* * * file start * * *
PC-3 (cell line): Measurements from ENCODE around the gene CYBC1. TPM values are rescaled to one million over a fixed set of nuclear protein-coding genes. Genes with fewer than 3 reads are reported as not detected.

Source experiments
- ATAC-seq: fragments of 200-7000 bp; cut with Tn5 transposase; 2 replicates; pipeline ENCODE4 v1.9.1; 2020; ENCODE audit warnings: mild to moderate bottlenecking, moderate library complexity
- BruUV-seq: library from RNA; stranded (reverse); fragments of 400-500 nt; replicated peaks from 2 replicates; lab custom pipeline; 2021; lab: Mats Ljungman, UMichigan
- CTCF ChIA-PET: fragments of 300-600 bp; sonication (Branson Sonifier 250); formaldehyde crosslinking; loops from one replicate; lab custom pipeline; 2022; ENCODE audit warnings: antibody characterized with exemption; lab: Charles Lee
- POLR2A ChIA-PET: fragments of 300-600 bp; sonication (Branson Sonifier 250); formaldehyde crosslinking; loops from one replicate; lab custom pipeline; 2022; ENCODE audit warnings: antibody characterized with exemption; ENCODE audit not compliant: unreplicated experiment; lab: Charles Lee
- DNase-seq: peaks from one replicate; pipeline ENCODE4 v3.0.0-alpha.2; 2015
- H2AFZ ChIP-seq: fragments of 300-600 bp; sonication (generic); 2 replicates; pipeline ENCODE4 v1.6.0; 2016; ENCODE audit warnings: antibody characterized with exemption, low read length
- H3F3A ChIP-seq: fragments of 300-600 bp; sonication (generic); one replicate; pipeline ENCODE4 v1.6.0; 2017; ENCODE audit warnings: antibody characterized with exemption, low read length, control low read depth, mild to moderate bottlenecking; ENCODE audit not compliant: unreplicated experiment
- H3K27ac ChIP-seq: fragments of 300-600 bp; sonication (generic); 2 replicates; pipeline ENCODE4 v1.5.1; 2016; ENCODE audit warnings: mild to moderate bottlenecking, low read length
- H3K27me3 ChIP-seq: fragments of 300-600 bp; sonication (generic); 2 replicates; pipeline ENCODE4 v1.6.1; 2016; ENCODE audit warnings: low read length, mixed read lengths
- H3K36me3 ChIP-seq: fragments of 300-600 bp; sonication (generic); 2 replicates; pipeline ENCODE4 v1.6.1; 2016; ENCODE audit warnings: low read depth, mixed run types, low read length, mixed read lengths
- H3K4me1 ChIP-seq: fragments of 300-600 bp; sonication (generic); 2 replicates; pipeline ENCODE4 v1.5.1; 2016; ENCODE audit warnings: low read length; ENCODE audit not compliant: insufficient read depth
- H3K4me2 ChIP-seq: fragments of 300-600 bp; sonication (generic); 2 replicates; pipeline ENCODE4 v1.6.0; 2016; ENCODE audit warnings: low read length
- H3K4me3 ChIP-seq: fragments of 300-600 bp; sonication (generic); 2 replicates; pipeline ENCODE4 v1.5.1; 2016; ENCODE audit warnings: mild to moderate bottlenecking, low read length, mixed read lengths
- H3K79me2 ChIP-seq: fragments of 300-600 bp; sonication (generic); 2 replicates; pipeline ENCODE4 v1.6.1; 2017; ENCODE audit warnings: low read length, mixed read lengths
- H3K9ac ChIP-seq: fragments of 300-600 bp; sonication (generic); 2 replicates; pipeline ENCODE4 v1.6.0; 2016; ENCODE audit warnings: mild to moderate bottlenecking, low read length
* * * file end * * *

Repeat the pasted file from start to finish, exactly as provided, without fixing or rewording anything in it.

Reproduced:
PC-3 (cell line): Measurements from ENCODE around the gene CYBC1. TPM values are rescaled to one million over a fixed set of nuclear protein-coding genes. Genes with fewer than 3 reads are reported as not detected.

Source experiments
- ATAC-seq: fragments of 200-7000 bp; cut with Tn5 transposase; 2 replicates; pipeline ENCODE4 v1.9.1; 2020; ENCODE audit warnings: mild to moderate bottlenecking, moderate library complexity
- BruUV-seq: library from RNA; stranded (reverse); fragments of 400-500 nt; replicated peaks from 2 replicates; lab custom pipeline; 2021; lab: Mats Ljungman, UMichigan
- CTCF ChIA-PET: fragments of 300-600 bp; sonication (Branson Sonifier 250); formaldehyde crosslinking; loops from one replicate; lab custom pipeline; 2022; ENCODE audit warnings: antibody characterized with exemption; lab: Charles Lee
- POLR2A ChIA-PET: fragments of 300-600 bp; sonication (Branson Sonifier 250); formaldehyde crosslinking; loops from one replicate; lab custom pipeline; 2022; ENCODE audit warnings: antibody characterized with exemption; ENCODE audit not compliant: unreplicated experiment; lab: Charles Lee
- DNase-seq: peaks from one replicate; pipeline ENCODE4 v3.0.0-alpha.2; 2015
- H2AFZ ChIP-seq: fragments of 300-600 bp; sonication (generic); 2 replicates; pipeline ENCODE4 v1.6.0; 2016; ENCODE audit warnings: antibody characterized with exemption, low read length
- H3F3A ChIP-seq: fragments of 300-600 bp; sonication (generic); one replicate; pipeline ENCODE4 v1.6.0; 2017; ENCODE audit warnings: antibody characterized with exemption, low read length, control low read depth, mild to moderate bottlenecking; ENCODE audit not compliant: unreplicated experiment
- H3K27ac ChIP-seq: fragments of 300-600 bp; sonication (generic); 2 replicates; pipeline ENCODE4 v1.5.1; 2016; ENCODE audit warnings: mild to moderate bottlenecking, low read length
- H3K27me3 ChIP-seq: fragments of 300-600 bp; sonication (generic); 2 replicates; pipeline ENCODE4 v1.6.1; 2016; ENCODE audit warnings: low read length, mixed read lengths
- H3K36me3 ChIP-seq: fragments of 300-600 bp; sonication (generic); 2 replicates; pipeline ENCODE4 v1.6.1; 2016; ENCODE audit warnings: low read depth, mixed run types, low read length, mixed read lengths
- H3K4me1 ChIP-seq: fragments of 300-600 bp; sonication (generic); 2 replicates; pipeline ENCODE4 v1.5.1; 2016; ENCODE audit warnings: low read length; ENCODE audit not compliant: insufficient read depth
- H3K4me2 ChIP-seq: fragments of 300-600 bp; sonication (generic); 2 replicates; pipeline ENCODE4 v1.6.0; 2016; ENCODE audit warnings: low read length
- H3K4me3 ChIP-seq: fragments of 300-600 bp; sonication (generic); 2 replicates; pipeline ENCODE4 v1.5.1; 2016; ENCODE audit warnings: mild to moderate bottlenecking, low read length, mixed read lengths
- H3K79me2 ChIP-seq: fragments of 300-600 bp; sonication (generic); 2 replicates; pipeline ENCODE4 v1.6.1; 2017; ENCODE audit warnings: low read length, mixed read lengths
- H3K9ac ChIP-seq: fragments of 300-600 bp; sonication (generic); 2 replicates; pipeline ENCODE4 v1.6.0; 2016; ENCODE audit warnings: mild to moderate bottlenecking, low read length